Stolen from whom?
Who does Anahera Herbert-Graves (May 14) think the Crown stole our foreshore and seabed from? If Ma¯ ori is her answer, then that is bollocks.
In 1840, under English Common Law, the F&S was managed/regulated by the Crown or democratically elected officers for the good of the general public.
The wise chiefs signed the Treaty of Waitangi to cede sovereignty to the Queen of England, and, in return, became British subjects in accordance with the law of the time, including common law. Therefore it follows that the F&S was vested (not stolen) in the Crown. Yes, the chiefs themselves vested the F&S in the Crown on signing the treaty.
This is further evidenced in Rev John Warren’s (who was there on the day of signing) quote: “There was a great deal of talk by the natives, principally of securing their proprietary right in the land and their personal liberty. Everything else they were only to happy to yield to the Queen, as they said repeatedly, because they knew they could only be saved from the rule of other nations (mainly the French) by sitting under the shadow of the Queen of England . . . ”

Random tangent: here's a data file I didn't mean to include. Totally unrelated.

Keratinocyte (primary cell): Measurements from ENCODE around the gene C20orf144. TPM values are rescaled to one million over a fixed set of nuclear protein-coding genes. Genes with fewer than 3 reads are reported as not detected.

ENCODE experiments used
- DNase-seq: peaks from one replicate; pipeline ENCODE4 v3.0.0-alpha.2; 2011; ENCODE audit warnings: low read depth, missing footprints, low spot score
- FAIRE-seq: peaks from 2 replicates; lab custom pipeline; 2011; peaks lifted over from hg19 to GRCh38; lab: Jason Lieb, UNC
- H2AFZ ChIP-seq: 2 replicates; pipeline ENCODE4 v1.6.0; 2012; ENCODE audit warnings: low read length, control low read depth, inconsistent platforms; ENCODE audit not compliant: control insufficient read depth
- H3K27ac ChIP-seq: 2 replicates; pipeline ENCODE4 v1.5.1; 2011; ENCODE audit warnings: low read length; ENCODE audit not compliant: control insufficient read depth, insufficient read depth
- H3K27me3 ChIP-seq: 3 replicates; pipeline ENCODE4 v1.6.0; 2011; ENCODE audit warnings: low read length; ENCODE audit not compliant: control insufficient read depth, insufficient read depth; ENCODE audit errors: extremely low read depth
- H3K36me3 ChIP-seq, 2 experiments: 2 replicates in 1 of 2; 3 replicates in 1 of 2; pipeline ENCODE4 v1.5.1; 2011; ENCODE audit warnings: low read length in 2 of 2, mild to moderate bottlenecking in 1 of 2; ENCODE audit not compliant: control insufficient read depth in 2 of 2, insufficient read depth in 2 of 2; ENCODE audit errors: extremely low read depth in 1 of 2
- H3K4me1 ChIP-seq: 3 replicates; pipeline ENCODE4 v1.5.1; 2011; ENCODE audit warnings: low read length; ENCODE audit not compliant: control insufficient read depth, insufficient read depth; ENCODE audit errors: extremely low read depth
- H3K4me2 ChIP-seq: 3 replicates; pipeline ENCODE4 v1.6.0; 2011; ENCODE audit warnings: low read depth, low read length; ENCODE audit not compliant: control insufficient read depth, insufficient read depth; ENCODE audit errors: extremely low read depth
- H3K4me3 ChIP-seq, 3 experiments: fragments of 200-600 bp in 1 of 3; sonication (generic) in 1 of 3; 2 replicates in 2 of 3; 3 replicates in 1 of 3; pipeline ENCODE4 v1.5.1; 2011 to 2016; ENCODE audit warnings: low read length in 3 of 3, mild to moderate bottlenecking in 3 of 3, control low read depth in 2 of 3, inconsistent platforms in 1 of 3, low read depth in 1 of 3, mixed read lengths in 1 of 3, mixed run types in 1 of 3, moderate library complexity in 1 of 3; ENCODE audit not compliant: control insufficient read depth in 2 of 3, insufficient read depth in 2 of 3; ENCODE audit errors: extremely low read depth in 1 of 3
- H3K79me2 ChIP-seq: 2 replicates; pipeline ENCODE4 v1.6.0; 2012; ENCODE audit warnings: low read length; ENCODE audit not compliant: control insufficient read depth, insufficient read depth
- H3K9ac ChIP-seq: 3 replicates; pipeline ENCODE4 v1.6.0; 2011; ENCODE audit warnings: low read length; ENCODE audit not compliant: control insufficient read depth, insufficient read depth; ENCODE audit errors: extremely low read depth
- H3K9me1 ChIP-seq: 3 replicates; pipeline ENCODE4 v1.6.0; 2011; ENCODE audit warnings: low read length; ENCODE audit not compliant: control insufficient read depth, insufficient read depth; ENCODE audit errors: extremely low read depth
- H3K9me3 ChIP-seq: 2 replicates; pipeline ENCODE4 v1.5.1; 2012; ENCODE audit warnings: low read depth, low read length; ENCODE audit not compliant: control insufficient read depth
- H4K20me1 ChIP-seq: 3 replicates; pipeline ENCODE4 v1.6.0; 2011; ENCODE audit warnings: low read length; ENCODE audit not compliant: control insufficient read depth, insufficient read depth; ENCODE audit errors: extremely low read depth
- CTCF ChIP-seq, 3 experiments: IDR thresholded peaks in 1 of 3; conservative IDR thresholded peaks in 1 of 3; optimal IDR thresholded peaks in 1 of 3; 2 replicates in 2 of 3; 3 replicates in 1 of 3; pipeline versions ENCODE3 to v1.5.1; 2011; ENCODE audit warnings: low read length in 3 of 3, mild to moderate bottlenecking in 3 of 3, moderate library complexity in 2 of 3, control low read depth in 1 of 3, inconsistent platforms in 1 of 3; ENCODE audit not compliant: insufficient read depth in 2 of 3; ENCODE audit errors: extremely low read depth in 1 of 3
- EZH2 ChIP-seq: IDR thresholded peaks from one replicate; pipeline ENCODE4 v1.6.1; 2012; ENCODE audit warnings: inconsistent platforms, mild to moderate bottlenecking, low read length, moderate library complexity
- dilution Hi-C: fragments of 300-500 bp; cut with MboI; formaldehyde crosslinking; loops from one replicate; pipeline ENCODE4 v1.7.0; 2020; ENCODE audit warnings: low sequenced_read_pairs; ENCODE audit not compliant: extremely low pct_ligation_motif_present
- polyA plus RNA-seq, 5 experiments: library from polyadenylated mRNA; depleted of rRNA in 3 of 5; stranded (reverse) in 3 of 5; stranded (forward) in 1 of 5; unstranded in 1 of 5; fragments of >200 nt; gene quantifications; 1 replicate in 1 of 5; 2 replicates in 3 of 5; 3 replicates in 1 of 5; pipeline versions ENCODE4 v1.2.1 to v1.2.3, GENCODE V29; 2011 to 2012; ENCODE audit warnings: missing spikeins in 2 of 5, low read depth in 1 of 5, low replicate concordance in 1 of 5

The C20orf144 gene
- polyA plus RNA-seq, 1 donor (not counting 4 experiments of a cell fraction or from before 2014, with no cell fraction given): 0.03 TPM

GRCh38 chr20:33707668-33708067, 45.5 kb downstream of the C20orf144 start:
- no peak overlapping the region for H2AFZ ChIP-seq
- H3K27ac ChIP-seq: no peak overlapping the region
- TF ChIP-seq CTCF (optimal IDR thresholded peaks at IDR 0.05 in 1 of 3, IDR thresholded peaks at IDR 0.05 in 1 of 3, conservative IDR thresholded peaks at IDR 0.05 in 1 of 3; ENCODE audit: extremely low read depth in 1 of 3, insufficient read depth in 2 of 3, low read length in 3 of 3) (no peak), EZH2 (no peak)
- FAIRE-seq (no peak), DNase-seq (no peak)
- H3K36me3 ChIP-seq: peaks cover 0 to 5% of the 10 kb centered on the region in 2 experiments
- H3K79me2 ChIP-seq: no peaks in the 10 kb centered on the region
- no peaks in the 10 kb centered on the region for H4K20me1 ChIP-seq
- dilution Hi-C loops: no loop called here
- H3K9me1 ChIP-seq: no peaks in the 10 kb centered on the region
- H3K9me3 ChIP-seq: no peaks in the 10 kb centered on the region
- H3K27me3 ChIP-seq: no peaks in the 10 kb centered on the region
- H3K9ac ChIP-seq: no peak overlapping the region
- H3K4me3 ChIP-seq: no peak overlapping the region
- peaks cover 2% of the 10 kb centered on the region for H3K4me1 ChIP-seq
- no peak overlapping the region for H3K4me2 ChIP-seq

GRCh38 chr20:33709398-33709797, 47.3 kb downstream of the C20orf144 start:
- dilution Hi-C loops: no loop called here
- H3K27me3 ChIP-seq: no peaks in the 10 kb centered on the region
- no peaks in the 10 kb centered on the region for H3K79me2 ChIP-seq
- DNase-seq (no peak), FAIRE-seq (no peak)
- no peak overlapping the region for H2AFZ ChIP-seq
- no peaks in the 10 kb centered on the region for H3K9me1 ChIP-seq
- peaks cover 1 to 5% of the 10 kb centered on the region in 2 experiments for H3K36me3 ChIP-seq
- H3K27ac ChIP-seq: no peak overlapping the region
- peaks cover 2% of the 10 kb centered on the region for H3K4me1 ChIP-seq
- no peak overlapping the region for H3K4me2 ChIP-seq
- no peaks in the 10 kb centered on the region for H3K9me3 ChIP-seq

Article 2 in the Ma¯ ori language Treaty states that all the people of New Zealand (not just Ma¯ ori, but Ma¯ ori included) are guaranteed legal ownership of their land (occupied or in usage at the time), houses and ordinary property (taonga). As a consequence, any customary rights to ‘other’ resources (F&S) were extinguished by the treaty.
Lastly, since 1840, as New Zealanders, Ma¯ori have always had access to, and the enjoyment and benefits of the F&S, but recently New Zealanders have not always had access to the F&S due to activist Ma¯ ori actions, something for New Zealanders to think about in the current racist Ma¯ ori claims to our foreshore and seabed.